Finally, many job descriptions will give the email of the recruiter, and ask for you to send your resume and cover letter over to apply. Our advice: Put some thought into that email! Don’t just say “this is my resume and cover letter, here”. Thank the recruiter for the opportunity to apply for the job, and even squeeze in a bit more information about who you are and why you’re interested in the position.

How to Follow Up on Your Job Application

If you receive an immediate interview invitation after submitting your application — great! Congratulations, you don’t need to read this step. However, many of us have had the experience of waiting weeks, even months, to hear back after pouring our heart into a lengthy job application.

After not hearing back for a week, if you have the email of the recruiter or hiring manager, shoot a quick email checking in about the status of the application and reaffirming your interest in the role. “If another week passes and you still have not heard back, then another short, one- to two-paragraph note is in order, indicating genuine interest in the position and inquiring about next steps” suggests Jacqui Barrett-Poindexter, professional resume writer and Glassdoor contributor. If you don’t have an email contact address for anyone at the company, Barrett-Poindexter recommends researching contact names related to the particular role or division for which you applied, and trying to find an email. Send a brief note to that person telling them how you’ve applied to a position in this person’s company, and are reaching out about a status inquiry. Keep it polite and enthusiastic, and hope for the best.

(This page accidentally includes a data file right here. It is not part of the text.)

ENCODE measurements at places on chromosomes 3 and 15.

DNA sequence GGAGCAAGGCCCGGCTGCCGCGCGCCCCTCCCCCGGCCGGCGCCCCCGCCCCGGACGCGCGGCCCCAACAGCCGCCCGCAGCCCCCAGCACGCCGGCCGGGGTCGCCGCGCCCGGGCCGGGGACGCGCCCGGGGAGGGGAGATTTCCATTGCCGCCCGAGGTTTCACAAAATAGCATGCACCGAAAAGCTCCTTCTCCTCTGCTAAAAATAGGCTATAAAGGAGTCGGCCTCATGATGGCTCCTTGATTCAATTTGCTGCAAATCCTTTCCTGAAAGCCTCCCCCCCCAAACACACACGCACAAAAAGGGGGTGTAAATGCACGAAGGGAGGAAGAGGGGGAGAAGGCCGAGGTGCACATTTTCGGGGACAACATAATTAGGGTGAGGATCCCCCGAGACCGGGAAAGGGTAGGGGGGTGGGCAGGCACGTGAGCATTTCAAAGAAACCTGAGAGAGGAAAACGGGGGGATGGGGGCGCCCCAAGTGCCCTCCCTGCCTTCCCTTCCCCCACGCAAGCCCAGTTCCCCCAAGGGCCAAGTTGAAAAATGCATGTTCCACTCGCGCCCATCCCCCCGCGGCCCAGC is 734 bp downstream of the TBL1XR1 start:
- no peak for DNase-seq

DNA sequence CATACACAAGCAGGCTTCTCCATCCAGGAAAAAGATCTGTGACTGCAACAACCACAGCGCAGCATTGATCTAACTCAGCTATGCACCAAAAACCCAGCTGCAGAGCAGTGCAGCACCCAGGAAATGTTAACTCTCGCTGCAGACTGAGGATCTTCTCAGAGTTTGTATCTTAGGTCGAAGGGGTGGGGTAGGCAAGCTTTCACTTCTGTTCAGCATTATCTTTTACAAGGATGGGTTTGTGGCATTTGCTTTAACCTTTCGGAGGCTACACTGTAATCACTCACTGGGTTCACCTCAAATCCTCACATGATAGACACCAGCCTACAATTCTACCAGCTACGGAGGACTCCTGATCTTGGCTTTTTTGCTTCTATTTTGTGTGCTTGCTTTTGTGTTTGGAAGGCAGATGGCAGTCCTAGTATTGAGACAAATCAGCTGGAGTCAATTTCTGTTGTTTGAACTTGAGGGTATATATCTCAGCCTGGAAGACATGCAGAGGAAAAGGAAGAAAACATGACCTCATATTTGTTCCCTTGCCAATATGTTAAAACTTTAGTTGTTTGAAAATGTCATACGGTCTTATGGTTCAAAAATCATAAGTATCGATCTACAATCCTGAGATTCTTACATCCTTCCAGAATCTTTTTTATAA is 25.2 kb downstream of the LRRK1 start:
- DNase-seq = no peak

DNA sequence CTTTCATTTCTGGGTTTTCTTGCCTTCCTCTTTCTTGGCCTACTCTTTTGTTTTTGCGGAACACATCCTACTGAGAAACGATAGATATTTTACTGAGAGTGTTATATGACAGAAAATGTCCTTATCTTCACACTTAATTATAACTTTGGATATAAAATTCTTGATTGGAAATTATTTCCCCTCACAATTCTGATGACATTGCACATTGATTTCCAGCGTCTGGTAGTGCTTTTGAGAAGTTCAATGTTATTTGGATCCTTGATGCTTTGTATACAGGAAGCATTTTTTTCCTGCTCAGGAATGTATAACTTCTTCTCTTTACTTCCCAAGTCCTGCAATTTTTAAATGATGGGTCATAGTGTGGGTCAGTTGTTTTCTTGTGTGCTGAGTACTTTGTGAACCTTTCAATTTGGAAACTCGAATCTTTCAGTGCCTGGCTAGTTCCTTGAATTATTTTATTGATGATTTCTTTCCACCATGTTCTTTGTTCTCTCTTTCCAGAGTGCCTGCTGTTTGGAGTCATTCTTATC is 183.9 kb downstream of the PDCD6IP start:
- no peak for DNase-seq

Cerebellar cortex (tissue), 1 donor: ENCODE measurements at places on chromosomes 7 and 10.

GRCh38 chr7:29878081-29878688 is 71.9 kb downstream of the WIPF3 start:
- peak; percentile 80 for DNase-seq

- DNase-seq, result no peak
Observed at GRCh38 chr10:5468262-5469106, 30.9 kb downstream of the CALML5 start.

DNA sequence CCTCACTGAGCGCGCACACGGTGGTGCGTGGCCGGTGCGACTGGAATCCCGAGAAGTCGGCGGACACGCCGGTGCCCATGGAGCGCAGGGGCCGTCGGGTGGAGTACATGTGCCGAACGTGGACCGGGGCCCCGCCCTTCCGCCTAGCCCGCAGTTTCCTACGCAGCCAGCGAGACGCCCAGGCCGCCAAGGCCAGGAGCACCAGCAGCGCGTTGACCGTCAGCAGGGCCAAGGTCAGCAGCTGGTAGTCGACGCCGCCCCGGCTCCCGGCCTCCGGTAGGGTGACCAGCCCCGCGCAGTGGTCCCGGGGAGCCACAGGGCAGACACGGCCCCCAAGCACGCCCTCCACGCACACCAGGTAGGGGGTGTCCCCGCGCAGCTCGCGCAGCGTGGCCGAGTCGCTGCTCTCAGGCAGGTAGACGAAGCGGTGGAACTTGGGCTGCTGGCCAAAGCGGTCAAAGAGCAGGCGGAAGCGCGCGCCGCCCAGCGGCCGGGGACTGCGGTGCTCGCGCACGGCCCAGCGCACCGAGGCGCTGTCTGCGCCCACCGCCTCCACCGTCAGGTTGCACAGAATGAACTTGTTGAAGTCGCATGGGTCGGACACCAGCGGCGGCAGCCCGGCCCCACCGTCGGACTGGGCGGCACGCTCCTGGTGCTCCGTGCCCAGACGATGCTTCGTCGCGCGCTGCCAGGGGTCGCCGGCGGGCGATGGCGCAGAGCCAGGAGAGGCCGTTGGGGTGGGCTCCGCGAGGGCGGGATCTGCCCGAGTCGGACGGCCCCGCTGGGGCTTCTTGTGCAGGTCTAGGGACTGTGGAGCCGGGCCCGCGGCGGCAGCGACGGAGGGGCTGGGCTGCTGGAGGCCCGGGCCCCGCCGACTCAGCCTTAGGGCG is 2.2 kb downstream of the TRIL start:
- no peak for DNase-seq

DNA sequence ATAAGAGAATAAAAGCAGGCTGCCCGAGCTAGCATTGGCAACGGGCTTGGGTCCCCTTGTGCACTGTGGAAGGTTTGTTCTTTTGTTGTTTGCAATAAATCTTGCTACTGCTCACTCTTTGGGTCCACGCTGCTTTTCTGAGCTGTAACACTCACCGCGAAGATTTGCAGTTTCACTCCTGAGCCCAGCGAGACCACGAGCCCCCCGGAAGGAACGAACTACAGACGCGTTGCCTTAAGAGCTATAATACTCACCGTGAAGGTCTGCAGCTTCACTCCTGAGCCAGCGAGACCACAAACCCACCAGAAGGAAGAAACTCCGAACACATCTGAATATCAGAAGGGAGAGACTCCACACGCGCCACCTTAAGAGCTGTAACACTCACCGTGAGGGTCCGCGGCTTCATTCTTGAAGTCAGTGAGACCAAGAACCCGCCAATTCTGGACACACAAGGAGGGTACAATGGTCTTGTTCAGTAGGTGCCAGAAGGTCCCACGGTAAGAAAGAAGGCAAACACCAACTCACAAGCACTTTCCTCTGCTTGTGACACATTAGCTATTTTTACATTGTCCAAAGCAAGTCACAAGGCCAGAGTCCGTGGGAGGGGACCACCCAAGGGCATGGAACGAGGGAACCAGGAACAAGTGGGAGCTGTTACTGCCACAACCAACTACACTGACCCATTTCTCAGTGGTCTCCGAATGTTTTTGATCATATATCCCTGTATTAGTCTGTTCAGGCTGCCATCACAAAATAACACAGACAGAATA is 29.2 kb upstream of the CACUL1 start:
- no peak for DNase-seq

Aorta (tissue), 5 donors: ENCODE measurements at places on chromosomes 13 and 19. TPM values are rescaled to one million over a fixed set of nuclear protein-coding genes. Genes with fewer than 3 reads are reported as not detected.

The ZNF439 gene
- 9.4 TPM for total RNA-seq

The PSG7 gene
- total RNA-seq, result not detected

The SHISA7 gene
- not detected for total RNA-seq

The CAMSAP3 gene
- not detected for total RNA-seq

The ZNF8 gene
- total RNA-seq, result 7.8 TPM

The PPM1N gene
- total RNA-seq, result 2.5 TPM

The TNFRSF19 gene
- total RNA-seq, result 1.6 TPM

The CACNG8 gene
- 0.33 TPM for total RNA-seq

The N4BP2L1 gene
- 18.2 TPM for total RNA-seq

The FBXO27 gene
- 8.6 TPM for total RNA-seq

Let’s take another situation. Say that you applied and were either rejected or didn’t hear back from the company. A few months have passed, and you see the same job posted again. Should you apply? Yes – depending on the situation. Here are a few scenarios in which you might reapply:

  • You’ve rebranded yourself for the position with a total refresh of your resume, cover letter and LinkedIn profile
  • The job had already been posted for a few weeks when you initially applied (so your resume potentially got lost in a sea of hundreds of others)
  • You’ve made further advancements in your career that you can bring to the table
  • A more junior role similar to the first posting was posted

If you’re not convinced, read here about applying again to a position after you’ve been rejected. And remember that if this position doesn’t work out, there are many, many more (there are more than 6 million US job listings posted on Glassdoor alone).  So start writing that cover letter!

Learn More

Track Your Job Applications With Ease

5 Ways Glassdoor Gives You the Upper Hand in Your Job Search

What to Look for When Researching a Company: A Complete Checklist

The Ultimate Guide to Resumes

Write the Perfect Cover Letter With This Template

What Your References Should Say About You

10 Things You Need to Check Before Submitting Your Resume

How to Follow Up on Your Job Application

Related Career Guides